Takanori Ago, Tadashi Morita, Takatoshi Tabuchi, Kazuhiro Yamamoto, 04 January 2016

There are common geographical differences in working hours between countries and regions. Working hours are longer in developing countries, as well as in more urbanised regions compared to rural ones. This column explains these differences with two key factors: production technology and urban agglomeration. Technological progress leads to a decrease in working hours, whereas urban agglomeration leads to an increase.

Yasuyuki Todo, 24 December 2015

The Trans-Pacific Partnership (TPP) agreement was reached in October following seven years of negotiations. This column examines how Japan can maximise the TPP’s effect on its economy, identifying several additional policies that will be necessary. These include support for Japanese small and medium enterprises seeking to expand operations overseas, and policies that encourage and ease incoming foreign direct investment.

Kazuhito Yamashita, 02 January 2016

The Trans-Pacific Partnership is being held up as a model for 21st century trade agreements. This column looks into its implications for Japan. It says that agricultural sectors such as rice and beef won’t be affected as some form of protection will remain. It concludes that while the TPP may help Japan gain access to foreign markets, Japanese agriculture has lost another opportunity for revitalisation.

Willem Thorbecke, 21 December 2015

A good understanding of the evolution of exports over the years is crucial for the design of trade policy. This column dissects Japanese exports using a gravity model and concludes that it would be beneficial for Japanese companies to diversify their exports by shipping more to China, Europe, and South Korea.

Jamal Ibrahim Haidar, Takeo Hoshi, 21 October 2015

The Abe administration has outlined a desire for Japan to rank among the top three OECD countries in the World Bank’s Doing Business ranking. This column uses the Doing Business ranking itself to identify potential reforms the country could pursue to improve its position. Several politically viable, non-judicial reforms could quickly and easily move Japan up in the ranking. The approach highlights how the Doing Business rankings can be used to inform policy reform discussions.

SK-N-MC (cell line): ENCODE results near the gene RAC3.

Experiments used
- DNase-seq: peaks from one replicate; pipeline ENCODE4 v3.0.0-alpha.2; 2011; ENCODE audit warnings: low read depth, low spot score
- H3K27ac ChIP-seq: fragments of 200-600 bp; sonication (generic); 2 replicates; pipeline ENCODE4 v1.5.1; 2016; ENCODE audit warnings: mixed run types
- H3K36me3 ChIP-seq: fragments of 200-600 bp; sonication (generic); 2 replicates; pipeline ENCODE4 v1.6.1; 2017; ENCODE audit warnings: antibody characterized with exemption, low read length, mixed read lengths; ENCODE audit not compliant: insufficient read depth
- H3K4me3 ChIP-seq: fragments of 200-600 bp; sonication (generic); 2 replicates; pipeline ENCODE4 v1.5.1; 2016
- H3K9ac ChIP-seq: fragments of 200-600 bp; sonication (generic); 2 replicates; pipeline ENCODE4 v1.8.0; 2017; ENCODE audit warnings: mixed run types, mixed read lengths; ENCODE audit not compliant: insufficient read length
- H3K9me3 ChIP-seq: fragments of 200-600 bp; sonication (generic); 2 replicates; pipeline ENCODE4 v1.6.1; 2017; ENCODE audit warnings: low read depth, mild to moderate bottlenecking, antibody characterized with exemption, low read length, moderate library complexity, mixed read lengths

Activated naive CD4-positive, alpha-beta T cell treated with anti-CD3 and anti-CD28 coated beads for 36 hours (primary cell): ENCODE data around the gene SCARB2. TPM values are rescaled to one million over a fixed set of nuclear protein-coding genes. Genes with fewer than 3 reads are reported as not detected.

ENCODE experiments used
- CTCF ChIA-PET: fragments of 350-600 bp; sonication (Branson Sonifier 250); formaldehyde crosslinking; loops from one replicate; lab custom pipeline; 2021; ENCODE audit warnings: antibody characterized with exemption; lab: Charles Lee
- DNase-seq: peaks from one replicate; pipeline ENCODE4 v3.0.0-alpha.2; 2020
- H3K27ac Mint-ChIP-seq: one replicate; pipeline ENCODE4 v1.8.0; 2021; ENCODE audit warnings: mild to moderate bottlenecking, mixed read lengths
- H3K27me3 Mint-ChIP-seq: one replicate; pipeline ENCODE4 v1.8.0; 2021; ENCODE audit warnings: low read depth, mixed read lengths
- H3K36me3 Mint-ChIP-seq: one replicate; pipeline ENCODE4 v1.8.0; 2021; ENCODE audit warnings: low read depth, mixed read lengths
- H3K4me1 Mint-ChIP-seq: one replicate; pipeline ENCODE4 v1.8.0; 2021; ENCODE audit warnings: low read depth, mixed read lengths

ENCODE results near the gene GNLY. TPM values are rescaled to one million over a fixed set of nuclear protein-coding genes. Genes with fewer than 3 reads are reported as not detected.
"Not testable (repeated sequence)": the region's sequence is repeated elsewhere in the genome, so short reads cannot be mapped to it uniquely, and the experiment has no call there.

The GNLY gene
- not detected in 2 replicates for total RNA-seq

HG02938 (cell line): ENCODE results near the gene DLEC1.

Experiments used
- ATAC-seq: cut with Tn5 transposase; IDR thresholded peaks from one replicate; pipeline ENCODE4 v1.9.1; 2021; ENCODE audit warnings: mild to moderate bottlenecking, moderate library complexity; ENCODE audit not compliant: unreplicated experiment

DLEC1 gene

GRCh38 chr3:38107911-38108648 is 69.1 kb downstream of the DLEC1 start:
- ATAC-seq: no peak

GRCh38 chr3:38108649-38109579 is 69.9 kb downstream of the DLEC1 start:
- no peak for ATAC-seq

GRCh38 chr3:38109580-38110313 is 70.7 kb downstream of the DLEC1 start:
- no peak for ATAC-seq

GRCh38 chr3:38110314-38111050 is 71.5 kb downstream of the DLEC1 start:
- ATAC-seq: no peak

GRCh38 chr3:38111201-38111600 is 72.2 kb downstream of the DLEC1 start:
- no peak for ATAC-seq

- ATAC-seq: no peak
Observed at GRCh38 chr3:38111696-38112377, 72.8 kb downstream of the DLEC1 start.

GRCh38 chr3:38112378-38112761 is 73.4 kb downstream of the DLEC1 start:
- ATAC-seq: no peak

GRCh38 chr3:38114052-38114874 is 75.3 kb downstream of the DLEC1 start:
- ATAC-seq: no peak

Hiroyuki Motegi, Yoshinori Nishimura, Kazuyuki Terada, 25 September 2015

It is still not clear whether the effect of retirement on health is positive or negative. This column discusses new evidence from Japan showing that it is likely positive. In Japan, elderly people reduce their smoking and drinking after retirement. People tend to smoke and drink with their colleagues, so the result is mostly due to a peer effect.

Hiroshi Yoshikawa, Hideaki Aoyama, Yoshi Fujiwara, Hiroshi Iyetomi, 05 September 2015

Deflation is a threat to the macroeconomy. Japan had suffered from deflation for more than a decade, and now, Europe is facing it. To combat deflation under the zero interest bound, the Bank of Japan and the European Central Bank have resorted to quantitative easing, or increasing the money supply. This column explores its effectiveness, through the application of novel methods to distinguish signals from noises.

Toshihiro Okubo, Yukako Ono, Yukiko Umeno Saito, 04 September 2015

The productivity of a firm depends on its interaction with its suppliers and customers. This column uses unique data from Japan to investigate the wholesalers’ role in transaction networks, considering both sides of the transaction. The likelihood that a firm uses wholesalers increases with smaller buyer-side firms and larger seller-side firms. In addition, wholesalers tend to be located closer to their manufacturing buyers and further from their manufacturing sellers than manufacturers are to their direct manufacturing partners.

Kaoru Hosono, Daisuke Miyakawa, Miho Takizawa, 27 August 2015

‘Learning by exporting’ refers to productivity gains experienced by firms after they commence exporting. Such gains are argued to be due to access to new knowledge and resources. This column explores some of the preconditions for learning-by-exporting effects, using data on the overseas activities and affiliations of Japanese firms. Firms that enter markets in which they don’t have affiliates or subsidiaries are found to enjoy the most learning-by-exporting productivity gains. These findings have implications for the timing of new market entry.

Peng Xu, 03 August 2015

Corporate Japan is known for avoiding uncertainty. This is one of the reasons why changes of any kind are difficult – but not impossible – to realise. This column employs firm data to show that foreign direct investment has been changing corporate Japan by pursuing risk taking in private Japanese firms. This risk taking is positively related to firms’ sales growth and corporate earnings.